As for what ships actually qualify for "Every ship has a belle," that goes into more philosophical things, and far more speculation.  Being a fan of supernatural things like this and having my own opinions on it for many years, I think this more relates to a case-by-case basis for the ship itself.  It really depends on how much of a "Spirit" the ship has.  For example, a great warship with a large following, tons of stories about her, and a famed namesake with plenty of meaning will have a very defined and clear belle with a distinguished and powerful presence.  On the other hand, something like an unnamed lifeboat on a cruise liner with dozens of identical sisters would have almost no power, as nobody knows her or cares, nor was she made with any particular care or significance.  On the other hand, a fishing boat smaller than said lifeboat, but with her own name, crewed by a father and son who love her and take good care of her, and with plenty of miles on whatever lake she sails, might just have a belle with a certain amount of power to her.  That's the thing about spirits.  The more you take care of them and believe in them, the more real they become.  Such a girl on that fishing boat might even have some presence to her, even a manifestation.  Something like the Queen Mary in Long Beach harbor, despite not being a warship, but well-known, well-storied, and brought to life in dozens of ways over the decades, would be quite the presence indeed.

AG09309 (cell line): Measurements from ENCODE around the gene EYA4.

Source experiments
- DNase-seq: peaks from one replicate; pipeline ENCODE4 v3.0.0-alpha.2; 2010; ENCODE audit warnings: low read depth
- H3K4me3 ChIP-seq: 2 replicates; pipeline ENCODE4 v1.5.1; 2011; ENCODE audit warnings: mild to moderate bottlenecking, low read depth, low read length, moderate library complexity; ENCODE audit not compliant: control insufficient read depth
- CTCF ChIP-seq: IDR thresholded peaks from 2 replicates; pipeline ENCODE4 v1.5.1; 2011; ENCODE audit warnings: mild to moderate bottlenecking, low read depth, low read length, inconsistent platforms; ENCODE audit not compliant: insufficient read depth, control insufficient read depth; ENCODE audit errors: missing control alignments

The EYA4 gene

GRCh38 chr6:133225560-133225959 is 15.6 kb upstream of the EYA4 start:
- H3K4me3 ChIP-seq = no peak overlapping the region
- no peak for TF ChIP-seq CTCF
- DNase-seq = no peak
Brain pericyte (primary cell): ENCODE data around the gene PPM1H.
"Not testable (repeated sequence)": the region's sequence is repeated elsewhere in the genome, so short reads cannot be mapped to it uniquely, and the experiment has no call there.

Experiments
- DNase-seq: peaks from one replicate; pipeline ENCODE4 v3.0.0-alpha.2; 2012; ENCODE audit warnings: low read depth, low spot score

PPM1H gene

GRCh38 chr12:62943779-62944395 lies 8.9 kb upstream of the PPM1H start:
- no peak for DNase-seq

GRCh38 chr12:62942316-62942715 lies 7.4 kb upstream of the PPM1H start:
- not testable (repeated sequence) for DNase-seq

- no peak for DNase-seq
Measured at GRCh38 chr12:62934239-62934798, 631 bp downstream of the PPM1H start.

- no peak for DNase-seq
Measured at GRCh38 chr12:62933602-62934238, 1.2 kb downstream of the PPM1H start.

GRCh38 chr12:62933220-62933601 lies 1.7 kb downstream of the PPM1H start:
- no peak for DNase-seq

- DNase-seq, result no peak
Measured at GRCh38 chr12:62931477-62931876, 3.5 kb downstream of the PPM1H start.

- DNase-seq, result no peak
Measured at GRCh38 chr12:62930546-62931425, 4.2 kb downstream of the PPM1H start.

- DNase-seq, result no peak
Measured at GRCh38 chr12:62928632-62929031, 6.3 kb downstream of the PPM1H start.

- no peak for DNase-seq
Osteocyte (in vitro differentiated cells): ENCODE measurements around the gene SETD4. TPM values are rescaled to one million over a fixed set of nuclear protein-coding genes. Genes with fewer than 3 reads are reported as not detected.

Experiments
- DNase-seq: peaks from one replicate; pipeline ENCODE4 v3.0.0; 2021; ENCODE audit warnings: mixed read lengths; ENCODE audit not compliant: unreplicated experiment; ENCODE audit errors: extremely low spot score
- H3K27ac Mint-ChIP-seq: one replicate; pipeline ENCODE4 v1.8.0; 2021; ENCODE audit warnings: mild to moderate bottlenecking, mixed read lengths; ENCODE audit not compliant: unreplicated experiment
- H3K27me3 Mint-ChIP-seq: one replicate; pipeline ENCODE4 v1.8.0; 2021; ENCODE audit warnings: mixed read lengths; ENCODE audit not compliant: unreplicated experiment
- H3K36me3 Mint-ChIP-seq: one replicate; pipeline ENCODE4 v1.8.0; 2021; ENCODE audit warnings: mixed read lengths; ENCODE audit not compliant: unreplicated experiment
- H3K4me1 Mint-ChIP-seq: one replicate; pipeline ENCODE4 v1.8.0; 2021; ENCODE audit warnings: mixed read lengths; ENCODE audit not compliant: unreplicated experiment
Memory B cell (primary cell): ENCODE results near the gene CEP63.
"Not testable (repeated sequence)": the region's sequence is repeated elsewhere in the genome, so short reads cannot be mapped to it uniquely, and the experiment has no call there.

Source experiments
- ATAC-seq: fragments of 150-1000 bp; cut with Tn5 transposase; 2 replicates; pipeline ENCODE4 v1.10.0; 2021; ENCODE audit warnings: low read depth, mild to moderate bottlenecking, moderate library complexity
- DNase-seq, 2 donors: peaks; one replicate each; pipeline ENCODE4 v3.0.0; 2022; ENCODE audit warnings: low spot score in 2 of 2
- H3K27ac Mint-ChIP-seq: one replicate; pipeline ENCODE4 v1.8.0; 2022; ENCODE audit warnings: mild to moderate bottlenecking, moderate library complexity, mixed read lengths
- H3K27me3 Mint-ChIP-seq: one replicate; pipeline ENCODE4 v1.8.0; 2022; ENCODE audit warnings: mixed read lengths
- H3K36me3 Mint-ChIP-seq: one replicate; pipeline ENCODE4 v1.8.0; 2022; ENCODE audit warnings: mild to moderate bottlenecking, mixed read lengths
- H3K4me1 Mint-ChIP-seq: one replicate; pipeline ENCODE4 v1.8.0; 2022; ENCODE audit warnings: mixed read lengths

Quote

Submarine girls can turn invisible imagine the shenanigans 

A noted dozens of times in several interviews, updates, and otherwise threads on the forum, belles can appear and disappear as they wish.  Some surface ship belles will rarely show their faces to the crew at all, preferring to remain a silent and hidden watcher.  Ships like Kirov on the other hand, or even nautilus, will be quite proactive in being visible aboard their ship.  So technically all belles can turn invisible, but I suspect from reading this update that submarine girls can sort of hide themselves from surface ship belles while manifesting.

I hope that answers your questions.  As for my own thoughts on the update, this post is getting to be quite long, so here's a spoiler tag: